Queer music festival LoveLoud lives up to its name

November 22, 2023

Photo by Eddy Binford-Ross

The Anthem was unusually quiet on the evening of Oct. 17. In a matter of minutes, the Loveloud music festival would begin, and icons like Victoria Monet, Dan Reynolds of Imagine Dragons, and Tyler Glen of Neon Trees would take the stage. 

But the venue wasn’t humming with the anticipation typical of most festivals; the crowd milled around the open space, muttering and periodically glancing at the unlit stage. They seemed unsure of what to expect—and, with a lineup of artists spanning such diverse styles, who could blame them? 

The festival was chaotic, with music ranging from the folk songs of Allison Russell to Reynolds’ lo-fi interpretations of Imagine Dragons’ biggest hits. There were pop performances from David Archuleta and Victoria Monet, gospel-style songs by Tyler Glenn, and even violin EDM by Lindsey Stirling.  

LoveLoud, founded in 2017 by Reynolds and Glenn, the lead vocalists of Imagine Dragons and Neon Trees respectively, has hosted LGBTQ+ charity fundraiser festivals drawing tens of thousands of people for years, but never outside of Utah. However, this year, LoveLoud is taking the show on the road. This event at The Anthem, to an admittedly smaller crowd, kicked off LoveLoud’s 2023 three-city national tour. 

Glenn opened the show by sharing the tension he felt between his queer identity and his faith. Glenn told the crowd he felt out of place growing up, but for his family, the Mormon Church was “the truth and the light.” So, he hid the parts of himself that didn’t quite fit. 

“I didn’t utter the words ‘I was gay’ to myself until I served a full-time Mormon mission,” Glenn said. “For a lot of my teens and twenties, it felt like a secret I would keep forever.”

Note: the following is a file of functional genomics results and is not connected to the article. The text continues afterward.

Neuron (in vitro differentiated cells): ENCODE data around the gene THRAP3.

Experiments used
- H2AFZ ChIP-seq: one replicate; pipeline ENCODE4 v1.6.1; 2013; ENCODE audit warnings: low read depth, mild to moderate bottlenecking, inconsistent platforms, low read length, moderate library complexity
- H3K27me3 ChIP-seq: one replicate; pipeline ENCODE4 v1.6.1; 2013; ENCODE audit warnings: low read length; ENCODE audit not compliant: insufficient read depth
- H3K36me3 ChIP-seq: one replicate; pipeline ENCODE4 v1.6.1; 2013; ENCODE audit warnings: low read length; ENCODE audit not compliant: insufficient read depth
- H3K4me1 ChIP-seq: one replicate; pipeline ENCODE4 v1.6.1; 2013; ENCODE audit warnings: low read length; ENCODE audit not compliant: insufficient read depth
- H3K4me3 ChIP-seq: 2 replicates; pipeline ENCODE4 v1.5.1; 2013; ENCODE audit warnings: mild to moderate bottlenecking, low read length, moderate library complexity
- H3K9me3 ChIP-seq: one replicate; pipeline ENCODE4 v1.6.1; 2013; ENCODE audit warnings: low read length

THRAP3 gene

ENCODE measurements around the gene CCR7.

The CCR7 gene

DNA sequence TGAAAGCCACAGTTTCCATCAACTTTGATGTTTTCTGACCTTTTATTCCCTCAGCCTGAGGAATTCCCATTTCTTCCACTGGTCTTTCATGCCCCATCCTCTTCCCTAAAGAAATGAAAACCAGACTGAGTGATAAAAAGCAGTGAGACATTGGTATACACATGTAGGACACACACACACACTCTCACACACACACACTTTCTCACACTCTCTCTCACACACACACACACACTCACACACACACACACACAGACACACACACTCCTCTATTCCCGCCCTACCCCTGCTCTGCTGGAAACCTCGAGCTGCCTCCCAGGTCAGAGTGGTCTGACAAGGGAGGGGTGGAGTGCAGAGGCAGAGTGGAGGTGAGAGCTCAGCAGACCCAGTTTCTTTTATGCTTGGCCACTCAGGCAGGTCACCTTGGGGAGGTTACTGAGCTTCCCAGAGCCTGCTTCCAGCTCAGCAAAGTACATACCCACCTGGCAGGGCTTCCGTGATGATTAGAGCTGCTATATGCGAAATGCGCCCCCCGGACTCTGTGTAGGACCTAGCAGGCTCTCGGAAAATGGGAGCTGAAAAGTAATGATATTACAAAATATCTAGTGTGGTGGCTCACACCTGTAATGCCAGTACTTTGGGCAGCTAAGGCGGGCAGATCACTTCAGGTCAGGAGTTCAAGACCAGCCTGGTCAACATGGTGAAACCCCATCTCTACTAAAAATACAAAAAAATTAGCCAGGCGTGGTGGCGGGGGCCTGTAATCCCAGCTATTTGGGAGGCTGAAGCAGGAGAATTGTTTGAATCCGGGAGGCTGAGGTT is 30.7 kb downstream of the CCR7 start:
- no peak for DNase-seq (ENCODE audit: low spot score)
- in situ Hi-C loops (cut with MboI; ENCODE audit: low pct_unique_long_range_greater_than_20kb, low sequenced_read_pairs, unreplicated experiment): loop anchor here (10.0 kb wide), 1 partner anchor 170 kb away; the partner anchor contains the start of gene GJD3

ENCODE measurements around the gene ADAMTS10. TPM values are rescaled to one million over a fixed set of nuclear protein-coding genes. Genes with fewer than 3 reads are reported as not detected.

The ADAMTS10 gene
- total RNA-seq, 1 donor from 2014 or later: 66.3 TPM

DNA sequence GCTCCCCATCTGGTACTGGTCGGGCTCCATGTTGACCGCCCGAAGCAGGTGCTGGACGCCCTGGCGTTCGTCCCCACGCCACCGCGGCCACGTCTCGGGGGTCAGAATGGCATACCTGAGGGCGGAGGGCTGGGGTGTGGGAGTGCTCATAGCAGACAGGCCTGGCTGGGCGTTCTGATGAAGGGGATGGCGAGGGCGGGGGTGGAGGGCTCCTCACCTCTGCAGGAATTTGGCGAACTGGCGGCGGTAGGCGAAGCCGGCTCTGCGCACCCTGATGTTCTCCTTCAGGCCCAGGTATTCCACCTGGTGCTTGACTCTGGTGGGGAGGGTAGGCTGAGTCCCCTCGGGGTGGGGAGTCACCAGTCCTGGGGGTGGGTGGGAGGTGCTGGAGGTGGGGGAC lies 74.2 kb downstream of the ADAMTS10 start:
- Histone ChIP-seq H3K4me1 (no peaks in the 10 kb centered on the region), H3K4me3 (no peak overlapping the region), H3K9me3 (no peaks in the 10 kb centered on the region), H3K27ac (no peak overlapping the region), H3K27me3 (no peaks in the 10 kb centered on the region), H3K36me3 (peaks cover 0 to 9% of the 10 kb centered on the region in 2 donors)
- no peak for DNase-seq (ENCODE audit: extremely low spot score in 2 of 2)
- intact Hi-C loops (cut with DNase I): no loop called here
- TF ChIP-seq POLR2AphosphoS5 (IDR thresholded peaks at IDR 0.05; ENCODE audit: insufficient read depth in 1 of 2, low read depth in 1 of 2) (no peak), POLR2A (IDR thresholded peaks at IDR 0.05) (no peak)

Glenn’s proceeding set mirrored these themes with a drastically divergent musicality from Neon Trees’ new wave-pop hits, like  “Animal” and “Everybody Talks.” In his gospel-style song  “Devil,” Glenn clutched his stomach, seeming to re-experience the struggle of reconciling his faith and sexuality. The lyrics of his bonafide crisis of faith, “Tell mama I’m coming home / I found myself when I lost my faith,” capture the support Glenn felt accepting his queer identity—a support he aimed to provide to other queer youth when co-founding LoveLoud. 

Glenn’s refrain rang true for another of the night’s singers: David Archuleta. The 2008 American Idol runner-up also left the Mormon church because of his sexuality. Despite similar themes, the men’s performances were dichotomous. 

Where Glenn’s songs drew inspiration from the music of the faith he left behind, Archuleta transported the audience back to the glitzy pop productions of NSYNC and the 2010s. Archuleta and two bedazzled background dancers leaped the stage with large, stylized movements—spinning, jumping, popping and locking. 

In “OK, alright,” complex choreography played a thrilling game of tug-of-war with tender, contemplative lyrics for the audience’s attention:  “Sometimes I wake up in / the wrong side of my head / the little voices creep back in.”

Towards the end of Archuleta’s set, the high production faded and the dancers disappeared.  Awash in the glow of a solo spotlight at center stage, Archuleta shared his coming-out story, recalling the challenges of being queer in a deeply religious community.  

Stepping even further away from his 2010s pop roots, Archuleta played a cover of the soulful “I Am Light” by India.Arie on the keyboard. Here, he urged the crowd to remember that being queer is beautiful.

“This song has been so important to me in my journey,” Archuleta said. “It’s not always easy to accept yourself and come to terms with your sexuality, especially if you grew up in a household that doesn’t encourage you to accept yourself.”

At this, a middle-aged man in the crowd screamed, “I love you, David!” The singer beamed. 

During his set, Dan Reynolds emphasized the importance of allyship and what it means to love unconditionally—especially for those in Orthodox religious communities. 

Unlike his LoveLoud co-founder who performed original, solo music, Reynolds sang his band’s top hits such as “Believer,” “It’s Time,” and “Demons” with a lo-fi twist. The piano backing gave an intimacy to songs embedded in the public psyche as heavily-produced pop. For “It’s Time,” the audience loudly chanted the refrain, echoing LoveLoud’s central message: “I’m never changing who I am.”